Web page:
In 2009, the Government of Canada invested $400 million in the Business Development Bank of Canada (BDC) to increase VC investment in promising Canadian-based technology companies. In addition, the government has provided $75 million to BDC for the Tandem Expansion Fund for VC investment in late-stage firms. Some provincial governments have also taken action in recent years with the creation of investment funds in partnership with the private sector to invest in strategic sectors, such as ICT.

The government will continue to build on these efforts to address issues related to VC financing, particularly those affecting SMEs. Some stakeholders have identified the reporting requirements under section 116 of the Canadian Income Tax Act as a barrier to foreign VC investments in Canada. Budget 2010 proposed to narrow the definition of "taxable Canadian property" in the Income Tax Act, thereby eliminating tax reporting under section 116 of the Income Tax Act for many investments such as those by non-resident venture capital funds in Canadian high-technology firms.


In order for Canadian companies to innovate and grow, they must be able to attract and retain highly qualified professionals. The digital sector is increasingly challenged to seek out and aggressively compete for these professionals. There are some indications of a shrinking talent base due to decreasing university enrolment in the areas of computer and information sciences, applied mathematics and computer software engineering. Between 2001 and 2007, information technology undergraduate enrolment in Canadian universities dropped by 45 %, resulting in a 35 % decline in graduates by 2007. Similarly, enrolment in graduate programs has declined by 21 % since 2003, leading to a 16 % drop in graduates by 2007.19 Moreover, there has been a decline in immigrants, as fewer IT professionals in emerging countries seek employment in developed countries such as Canada, due to growing opportunities in their home countries. Overall, the growth and viability of the ICT sector is put at risk, including Canadian and foreign direct investment in R&D in Canada. It also undermines the entire economy, as 45 % of all IT professionals work in other sectors.20

The Government of Canada has made it easier for employers to obtain the talent they need to remain competitive through improvements to foreign credential recognition. Leading suppliers and users of ICT, including key universities, have also formed the Canadian Coalition for Tomorrow's ICT Skills, aimed at ensuring that Canadian organizations can hire the ICT professionals they need to meet the changing and diverse needs of the 21st century workforce.

It will be important for governments and the private sector to identify ways to attract more students to university ICT degree programs and attract more foreign ICT professionals to immigrate to Canada. Canada must be seen as a destination of choice and must retain its graduates, building a talent pool of individuals with strong technical, management and soft skills if Canadian ICT companies are to grow and Canada's economy is to increase its development and use of ICT. As such, the Government of Canada will explore how to better attract international students and permanent immigrants along sectoral needs, such as ICT.

Government as a Model User

Governments can promote private sector innovation by being a smart and demanding purchaser and a model user of advanced technologies and services. The Government of Canada purchases approximately $2.5 billion per year of ICT goods and services. The Council of Canadian Academies notes that the "prospect of government procurement contracts for ICT firms that established a substantial presence in Canada provided in some cases an initial attraction that grew into major activities with global product mandates."21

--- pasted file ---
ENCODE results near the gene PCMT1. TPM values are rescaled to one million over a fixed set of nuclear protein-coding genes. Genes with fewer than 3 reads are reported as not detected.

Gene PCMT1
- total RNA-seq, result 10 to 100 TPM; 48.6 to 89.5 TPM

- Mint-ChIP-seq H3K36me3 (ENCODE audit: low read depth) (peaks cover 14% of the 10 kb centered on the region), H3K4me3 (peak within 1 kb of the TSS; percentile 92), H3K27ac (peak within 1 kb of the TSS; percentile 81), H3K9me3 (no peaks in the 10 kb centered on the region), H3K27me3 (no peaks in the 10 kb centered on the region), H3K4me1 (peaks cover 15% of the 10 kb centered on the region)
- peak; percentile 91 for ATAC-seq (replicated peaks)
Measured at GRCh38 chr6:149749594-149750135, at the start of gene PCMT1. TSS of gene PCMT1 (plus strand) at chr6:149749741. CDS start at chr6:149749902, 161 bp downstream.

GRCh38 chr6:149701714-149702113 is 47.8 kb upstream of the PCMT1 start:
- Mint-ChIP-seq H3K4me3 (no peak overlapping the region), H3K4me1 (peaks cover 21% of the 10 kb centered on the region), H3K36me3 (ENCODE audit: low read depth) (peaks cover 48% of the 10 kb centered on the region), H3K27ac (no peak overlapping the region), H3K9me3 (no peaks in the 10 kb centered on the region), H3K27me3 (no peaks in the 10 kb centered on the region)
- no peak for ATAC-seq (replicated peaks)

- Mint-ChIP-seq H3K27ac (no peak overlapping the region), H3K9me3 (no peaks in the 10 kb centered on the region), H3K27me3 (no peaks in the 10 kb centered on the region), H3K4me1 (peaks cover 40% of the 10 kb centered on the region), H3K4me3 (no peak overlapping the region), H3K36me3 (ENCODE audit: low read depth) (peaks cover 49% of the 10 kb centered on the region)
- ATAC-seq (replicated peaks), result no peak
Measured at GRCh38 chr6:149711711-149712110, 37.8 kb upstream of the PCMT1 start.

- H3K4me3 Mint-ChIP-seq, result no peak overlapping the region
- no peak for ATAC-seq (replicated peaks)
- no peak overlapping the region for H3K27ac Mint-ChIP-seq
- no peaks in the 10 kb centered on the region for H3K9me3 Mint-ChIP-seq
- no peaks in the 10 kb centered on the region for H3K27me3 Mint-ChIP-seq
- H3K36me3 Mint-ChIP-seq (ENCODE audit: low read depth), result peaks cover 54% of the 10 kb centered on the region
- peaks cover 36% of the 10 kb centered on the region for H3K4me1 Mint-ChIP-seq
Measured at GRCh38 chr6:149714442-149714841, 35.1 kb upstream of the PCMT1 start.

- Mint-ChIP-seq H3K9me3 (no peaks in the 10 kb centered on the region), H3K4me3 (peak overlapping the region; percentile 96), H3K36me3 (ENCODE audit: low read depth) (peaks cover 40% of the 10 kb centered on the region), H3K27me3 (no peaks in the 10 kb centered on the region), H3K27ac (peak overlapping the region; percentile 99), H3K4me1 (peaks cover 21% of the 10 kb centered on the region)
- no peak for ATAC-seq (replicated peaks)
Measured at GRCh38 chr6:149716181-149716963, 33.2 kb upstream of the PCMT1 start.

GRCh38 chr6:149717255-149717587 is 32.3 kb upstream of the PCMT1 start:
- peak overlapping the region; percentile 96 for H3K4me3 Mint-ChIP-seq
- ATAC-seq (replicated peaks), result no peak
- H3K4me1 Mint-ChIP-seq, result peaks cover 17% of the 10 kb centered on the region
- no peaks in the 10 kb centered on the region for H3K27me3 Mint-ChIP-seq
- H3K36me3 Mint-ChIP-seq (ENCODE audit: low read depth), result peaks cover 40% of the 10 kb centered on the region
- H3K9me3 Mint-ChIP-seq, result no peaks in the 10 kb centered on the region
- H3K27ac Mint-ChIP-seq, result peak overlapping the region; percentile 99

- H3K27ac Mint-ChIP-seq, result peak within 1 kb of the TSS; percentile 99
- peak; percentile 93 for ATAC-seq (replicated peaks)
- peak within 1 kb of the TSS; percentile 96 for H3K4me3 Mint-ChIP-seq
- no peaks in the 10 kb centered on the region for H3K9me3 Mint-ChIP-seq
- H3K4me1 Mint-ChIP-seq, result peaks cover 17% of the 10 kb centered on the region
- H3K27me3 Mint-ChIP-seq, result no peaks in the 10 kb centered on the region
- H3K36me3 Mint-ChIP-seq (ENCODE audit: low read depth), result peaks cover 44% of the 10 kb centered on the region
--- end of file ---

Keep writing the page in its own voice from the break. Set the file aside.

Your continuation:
Governments in some other countries set aside a percentage of their procurement budgets for small and medium-sized enterprises. Others are identifying their future technology needs and contracting out pre-commercial R&D work to the private sector to support the development of products and services to meet these needs. By being an early adopter of emerging and next generation technologies (e.g., Green IT and cloud computing models), governments can help drive ICT uptake in the private sector. This approach also helps SMEs to develop global sales and provides them with a powerful and credible client reference. Some Canadian stakeholders are advocating for changes to government procurement to better support private sector innovation. Recognizing this, Budget 2010 announced $40 million for the Small and Medium-sized Enterprise Innovation Commercialization Program, a two-year pilot initiative through which federal departments and agencies will adopt and demonstrate the use of innovative prototype products and technologies developed by SMEs.

top of page

Discussion Questions

Governments have a role to play in putting in place the policies and programs that encourage businesses to innovate and compete. As well, governments must ensure that Canada has an investment climate that attracts and retains strategic investments. At the same time, the private sector has the primary role in growing the ICT sector.

The Government of Canada would like your feedback on the following key issues to help grow the digital industry in Canada:

  • Do our current investments in R&D effectively lead to innovation, and the creation of new businesses, products and services? Would changes to existing programs better expand our innovation capacity?
  • What is needed to innovate and grow the size of the ICT industry including the number of large ICT firms headquartered in Canada?
  • What would best position Canada as a destination of choice for venture capital and investments in global R&D and product mandates?
  • What efforts are needed to address the talent needs in the coming years?
top of page


The public consultation period ended on July 13, 2010, at which time this website was closed to additional comments and submissions.

Between May 10 and July 13, more than 2010 Canadian individuals and organizations registered to share their ideas and submissions. You can read their contributions—and the comments from other users—in the Submissions Area and the Idea Forum.